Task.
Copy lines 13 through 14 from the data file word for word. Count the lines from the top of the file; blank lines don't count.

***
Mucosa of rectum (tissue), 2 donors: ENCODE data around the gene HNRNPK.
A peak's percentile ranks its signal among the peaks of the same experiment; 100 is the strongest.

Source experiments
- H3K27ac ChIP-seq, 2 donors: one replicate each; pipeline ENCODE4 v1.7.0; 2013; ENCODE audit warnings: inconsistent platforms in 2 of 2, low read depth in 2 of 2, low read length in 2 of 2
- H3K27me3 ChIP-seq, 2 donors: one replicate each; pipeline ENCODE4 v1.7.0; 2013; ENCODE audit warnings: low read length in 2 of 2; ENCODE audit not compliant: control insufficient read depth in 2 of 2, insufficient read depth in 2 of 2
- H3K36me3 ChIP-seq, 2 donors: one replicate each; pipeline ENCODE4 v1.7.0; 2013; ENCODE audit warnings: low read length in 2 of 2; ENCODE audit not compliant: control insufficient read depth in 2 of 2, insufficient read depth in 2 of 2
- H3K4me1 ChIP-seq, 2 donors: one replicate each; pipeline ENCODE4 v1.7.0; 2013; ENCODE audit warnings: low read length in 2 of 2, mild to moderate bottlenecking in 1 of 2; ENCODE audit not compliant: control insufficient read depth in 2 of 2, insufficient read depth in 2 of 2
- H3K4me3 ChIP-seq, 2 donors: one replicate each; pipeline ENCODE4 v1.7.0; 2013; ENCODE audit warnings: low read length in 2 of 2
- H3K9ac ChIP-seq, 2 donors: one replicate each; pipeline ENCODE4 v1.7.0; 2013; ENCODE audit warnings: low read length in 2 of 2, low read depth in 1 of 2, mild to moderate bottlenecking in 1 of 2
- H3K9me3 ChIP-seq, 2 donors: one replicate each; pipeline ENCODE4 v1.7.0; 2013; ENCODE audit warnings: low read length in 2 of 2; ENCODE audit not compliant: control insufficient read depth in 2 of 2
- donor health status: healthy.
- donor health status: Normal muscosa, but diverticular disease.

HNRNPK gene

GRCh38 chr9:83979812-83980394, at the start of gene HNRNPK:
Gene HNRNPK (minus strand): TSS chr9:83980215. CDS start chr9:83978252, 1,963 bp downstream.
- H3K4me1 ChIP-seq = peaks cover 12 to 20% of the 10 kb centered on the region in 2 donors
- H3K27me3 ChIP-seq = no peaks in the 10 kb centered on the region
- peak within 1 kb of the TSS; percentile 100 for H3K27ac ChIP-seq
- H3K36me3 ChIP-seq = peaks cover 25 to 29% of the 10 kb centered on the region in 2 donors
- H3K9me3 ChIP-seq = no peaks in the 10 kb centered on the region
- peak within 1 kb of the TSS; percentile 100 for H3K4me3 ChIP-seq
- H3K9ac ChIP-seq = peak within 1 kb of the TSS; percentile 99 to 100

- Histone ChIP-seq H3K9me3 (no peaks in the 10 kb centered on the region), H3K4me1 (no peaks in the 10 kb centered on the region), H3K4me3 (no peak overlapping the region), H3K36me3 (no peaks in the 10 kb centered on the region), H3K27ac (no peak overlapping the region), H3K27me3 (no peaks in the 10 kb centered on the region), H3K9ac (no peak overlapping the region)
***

HNRNPK gene

GRCh38 chr9:83979812-83980394, at the start of gene HNRNPK: